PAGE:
What to Wear at the Job Interview

what to wear at the job interview
"You never get a second chance to make a first impression". When it comes to dressing to impress for an interview, this phrase should most definitely be the motto of the day.

Whilst it certainly isn't the case that the outfit you wear to an interview will ultimately determine whether you get the job, it is the case that your clothes can be a great way of enhancing your chances of success.
When it comes to interviews it is important to remember that interviewers are looking for reasons to screen candidates out, so ticking all the boxes from the outset, is a sure-fire way for you to ensure that you are not discounted unfairly before you have even said a word.

If you get the image right, your interviewer will be predisposed to liking you and start the interview with an open mind. Get the look wrong, and you may find that you are fighting against a stereotype from the word go.

What to wear at a job interview

There are various ways in which you can get an idea of what you should wear for an interview, including asking the company itself whether it has a dress code; looking at what current employees wear to work, or having a look at company literature or websites.

If in doubt, more formal is always safer than less formal. Imagine what you would wear to go to work and try to dress one level 'up' from that. Often, a smart wrinkle-free suit in a neutral colour is the best choice for both men and women.

Whilst you will evidently want to convey a bit about your personality through what you wear, never risk anything that could appear too 'alternative' or improper. Even if current staff around the building appear to be dressed relatively casually, remember, you're still attending an interview and need to impress!

There are several points to consider when choosing your interview outfit including what style, colour and even what material your clothes should be. Personal grooming and hairstyles also come into play when considering how you can make the best impression.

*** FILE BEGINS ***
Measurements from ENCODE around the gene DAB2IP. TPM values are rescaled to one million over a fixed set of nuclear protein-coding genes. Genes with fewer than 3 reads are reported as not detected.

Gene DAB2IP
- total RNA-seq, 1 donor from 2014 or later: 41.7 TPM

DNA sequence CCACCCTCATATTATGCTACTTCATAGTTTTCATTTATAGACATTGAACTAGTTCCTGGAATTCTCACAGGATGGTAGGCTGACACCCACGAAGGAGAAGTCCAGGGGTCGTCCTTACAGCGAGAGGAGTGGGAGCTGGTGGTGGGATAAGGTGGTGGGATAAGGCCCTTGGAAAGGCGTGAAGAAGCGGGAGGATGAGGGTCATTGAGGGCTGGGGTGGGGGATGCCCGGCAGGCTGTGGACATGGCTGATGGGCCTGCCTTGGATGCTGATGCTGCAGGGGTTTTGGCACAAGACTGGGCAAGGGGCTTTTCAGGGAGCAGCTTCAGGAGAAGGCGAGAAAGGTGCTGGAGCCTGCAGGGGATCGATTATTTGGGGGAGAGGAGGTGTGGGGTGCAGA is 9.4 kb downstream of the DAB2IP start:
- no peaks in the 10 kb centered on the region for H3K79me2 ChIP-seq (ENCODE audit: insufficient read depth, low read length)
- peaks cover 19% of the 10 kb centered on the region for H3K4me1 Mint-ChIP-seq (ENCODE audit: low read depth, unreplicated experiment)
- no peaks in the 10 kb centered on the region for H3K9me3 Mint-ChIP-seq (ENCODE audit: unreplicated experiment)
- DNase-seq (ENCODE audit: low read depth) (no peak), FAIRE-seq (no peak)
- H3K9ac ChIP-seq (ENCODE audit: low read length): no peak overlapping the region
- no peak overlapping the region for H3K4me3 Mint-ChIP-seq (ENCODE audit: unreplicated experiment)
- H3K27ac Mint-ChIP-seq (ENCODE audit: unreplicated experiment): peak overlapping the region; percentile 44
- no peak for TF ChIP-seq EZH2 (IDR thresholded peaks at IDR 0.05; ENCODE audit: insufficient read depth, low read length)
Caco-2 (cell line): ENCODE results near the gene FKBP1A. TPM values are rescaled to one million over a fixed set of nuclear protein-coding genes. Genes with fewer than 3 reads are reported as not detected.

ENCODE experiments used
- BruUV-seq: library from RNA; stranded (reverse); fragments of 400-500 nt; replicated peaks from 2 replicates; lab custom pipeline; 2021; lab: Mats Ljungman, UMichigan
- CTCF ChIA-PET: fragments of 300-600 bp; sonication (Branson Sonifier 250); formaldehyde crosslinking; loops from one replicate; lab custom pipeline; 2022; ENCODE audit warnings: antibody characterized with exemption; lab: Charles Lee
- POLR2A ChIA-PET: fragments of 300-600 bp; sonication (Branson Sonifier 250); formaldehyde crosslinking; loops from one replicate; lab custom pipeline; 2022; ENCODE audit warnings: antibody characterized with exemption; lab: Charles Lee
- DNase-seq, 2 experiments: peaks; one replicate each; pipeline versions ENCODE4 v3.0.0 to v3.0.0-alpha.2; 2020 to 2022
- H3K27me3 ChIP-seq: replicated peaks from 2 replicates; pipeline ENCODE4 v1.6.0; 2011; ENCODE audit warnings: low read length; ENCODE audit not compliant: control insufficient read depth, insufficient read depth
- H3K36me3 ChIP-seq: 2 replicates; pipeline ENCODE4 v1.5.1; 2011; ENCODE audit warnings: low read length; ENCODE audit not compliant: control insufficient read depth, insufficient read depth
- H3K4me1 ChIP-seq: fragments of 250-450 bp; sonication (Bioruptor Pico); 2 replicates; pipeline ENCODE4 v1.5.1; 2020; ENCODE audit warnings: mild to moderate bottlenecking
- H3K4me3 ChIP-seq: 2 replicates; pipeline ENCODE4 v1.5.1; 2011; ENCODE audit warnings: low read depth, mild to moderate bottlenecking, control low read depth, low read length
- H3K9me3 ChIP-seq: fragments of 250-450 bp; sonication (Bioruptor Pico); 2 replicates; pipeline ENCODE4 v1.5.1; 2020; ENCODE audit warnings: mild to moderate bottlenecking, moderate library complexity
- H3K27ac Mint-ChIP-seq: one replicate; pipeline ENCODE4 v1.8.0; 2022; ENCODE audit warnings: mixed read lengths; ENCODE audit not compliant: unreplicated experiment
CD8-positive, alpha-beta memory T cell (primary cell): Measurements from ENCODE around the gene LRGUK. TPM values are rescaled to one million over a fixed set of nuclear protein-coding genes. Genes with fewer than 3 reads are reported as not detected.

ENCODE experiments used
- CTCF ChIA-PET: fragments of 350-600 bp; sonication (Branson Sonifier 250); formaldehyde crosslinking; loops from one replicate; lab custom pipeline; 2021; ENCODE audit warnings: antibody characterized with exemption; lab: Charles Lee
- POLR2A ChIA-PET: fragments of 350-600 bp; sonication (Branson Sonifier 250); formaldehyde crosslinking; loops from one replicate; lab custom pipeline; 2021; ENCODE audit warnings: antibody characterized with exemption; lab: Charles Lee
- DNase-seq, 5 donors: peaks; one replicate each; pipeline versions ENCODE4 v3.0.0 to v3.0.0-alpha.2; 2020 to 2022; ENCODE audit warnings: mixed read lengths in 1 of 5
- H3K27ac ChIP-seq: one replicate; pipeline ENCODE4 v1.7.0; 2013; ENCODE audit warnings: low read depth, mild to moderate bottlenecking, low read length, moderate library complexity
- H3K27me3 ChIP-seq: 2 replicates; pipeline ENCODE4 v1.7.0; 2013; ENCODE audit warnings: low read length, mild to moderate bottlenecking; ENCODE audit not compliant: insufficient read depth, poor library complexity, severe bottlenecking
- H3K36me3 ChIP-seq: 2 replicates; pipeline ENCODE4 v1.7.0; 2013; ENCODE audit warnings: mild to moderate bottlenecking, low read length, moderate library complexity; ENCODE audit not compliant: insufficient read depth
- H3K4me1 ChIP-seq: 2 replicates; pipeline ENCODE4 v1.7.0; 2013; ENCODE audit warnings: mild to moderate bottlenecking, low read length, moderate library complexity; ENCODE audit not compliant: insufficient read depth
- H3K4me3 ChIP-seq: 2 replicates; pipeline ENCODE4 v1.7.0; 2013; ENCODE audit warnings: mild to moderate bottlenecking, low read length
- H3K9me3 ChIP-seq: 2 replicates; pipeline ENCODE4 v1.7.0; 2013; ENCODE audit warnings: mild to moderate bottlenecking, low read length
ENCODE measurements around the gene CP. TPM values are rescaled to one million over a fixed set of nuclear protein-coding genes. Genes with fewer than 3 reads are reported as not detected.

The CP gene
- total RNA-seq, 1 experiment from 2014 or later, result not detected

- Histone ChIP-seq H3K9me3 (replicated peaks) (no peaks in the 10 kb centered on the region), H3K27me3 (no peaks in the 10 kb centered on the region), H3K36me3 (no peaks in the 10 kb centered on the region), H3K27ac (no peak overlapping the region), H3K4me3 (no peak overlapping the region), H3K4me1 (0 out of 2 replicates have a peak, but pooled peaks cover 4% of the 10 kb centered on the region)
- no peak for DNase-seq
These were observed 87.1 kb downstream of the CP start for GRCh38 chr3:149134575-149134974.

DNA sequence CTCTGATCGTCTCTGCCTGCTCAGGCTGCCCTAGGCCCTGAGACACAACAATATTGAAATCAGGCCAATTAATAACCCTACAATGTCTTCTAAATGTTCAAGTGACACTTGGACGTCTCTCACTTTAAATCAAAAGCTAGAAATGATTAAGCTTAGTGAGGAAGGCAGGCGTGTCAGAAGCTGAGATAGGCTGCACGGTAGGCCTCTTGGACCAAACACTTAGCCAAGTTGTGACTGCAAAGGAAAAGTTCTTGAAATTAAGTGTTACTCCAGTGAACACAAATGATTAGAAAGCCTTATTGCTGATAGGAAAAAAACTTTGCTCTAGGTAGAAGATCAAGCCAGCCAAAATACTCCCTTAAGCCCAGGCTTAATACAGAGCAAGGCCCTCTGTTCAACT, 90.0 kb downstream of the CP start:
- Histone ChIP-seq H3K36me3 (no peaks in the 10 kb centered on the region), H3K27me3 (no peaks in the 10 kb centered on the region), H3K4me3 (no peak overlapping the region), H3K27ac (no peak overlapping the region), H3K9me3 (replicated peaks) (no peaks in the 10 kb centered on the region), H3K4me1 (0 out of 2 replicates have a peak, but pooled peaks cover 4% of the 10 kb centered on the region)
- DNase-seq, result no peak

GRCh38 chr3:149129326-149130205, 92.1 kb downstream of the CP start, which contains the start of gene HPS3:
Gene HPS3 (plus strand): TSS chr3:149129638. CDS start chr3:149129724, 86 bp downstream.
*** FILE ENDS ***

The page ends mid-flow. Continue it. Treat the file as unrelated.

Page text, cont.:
Try to avoid tight-fitting suits, skirts or trousers and give coarse materials a miss - one thing that is sure to prove a distraction during your interview is itchy or restrictive clothing. If you feel comfortable, you are more likely to act comfortably, which is vital in an often-pressured interview situation.

Clothing can not only have an effect on the interviewer in terms of what impressions they develop of you, but the colour(s) you are wearing can also affect both the atmosphere in the room and your own state of mind.

The majority of people opt for black when going for an interview as it seems like a safe choice. Black is authoritative and powerful and can also make the wearer appear elegant, sophisticated and slim. However, it can also evoke strong emotions and so to avoid black becoming too overwhelming, try and team it with a flash of colour.

A popular choice for suits and other outfits is grey. Grey is inconspicuous and conveys an air of intellect and knowledge - something that would definitely come in useful during an interview! As a balance between black and white, this could be the perfect choice for an interview.

The colour blue is universally considered to mean 'trust' and commitment. It is a warm colour which also allows you to inject some personality into your outfit. Similarly, green, pink and peach shades are great for instilling feelings of coolness and calm in the wearer and are perfect shades to compliment your black or grey suit.

If you want to make a strong impression on your interviewer, you may want to think about wearing red - this is a symbol of dominance and confidence, however, like black, can often be overwhelming so don't go overboard on this one.

Of course, if you are keen to play it safe and want to let your personality do the talking, then simple white will leave you feeling fresh and neat and will go well with any suit!

Many people forget that their hairstyles need to complement their clothing, so it's a good idea to visit your hairdresser before a big interview for a bit of a tidy-up. Go for a hairstyle that is neat and professional and leave the hair dye at home for the day.

If you usually like to wear lots of jewellery, try to keep this to a minimum for your interview, particularly if you have something a little less conventional such as facial piercings. These can often distract and you don't want your interviewer focusing on them instead of listening to all the great things you have to say about yourself.

Likewise, keep any tattoos you may have under cover, unless they are impossible to hide.

What 'not' to wear at a job interview

It is useful to be aware of some of the universal "no, no's" both for men and for women. Here are some of the most common 'looks' to avoid:
  • Extremes of fashion
  • Untidy or dirty hair
  • Straggly beards
  • Body odour
  • Smelling of alcohol, or food
  • Strong perfume or aftershave
  • Tobacco odour or stained fingers
  • Jeans and casual clothing
  • Crumpled clothing
  • Very high heels
  • Lots of cleavage, short skirts, see-through clothing
  • Joke Ties or socks
  • Lots of jewellery

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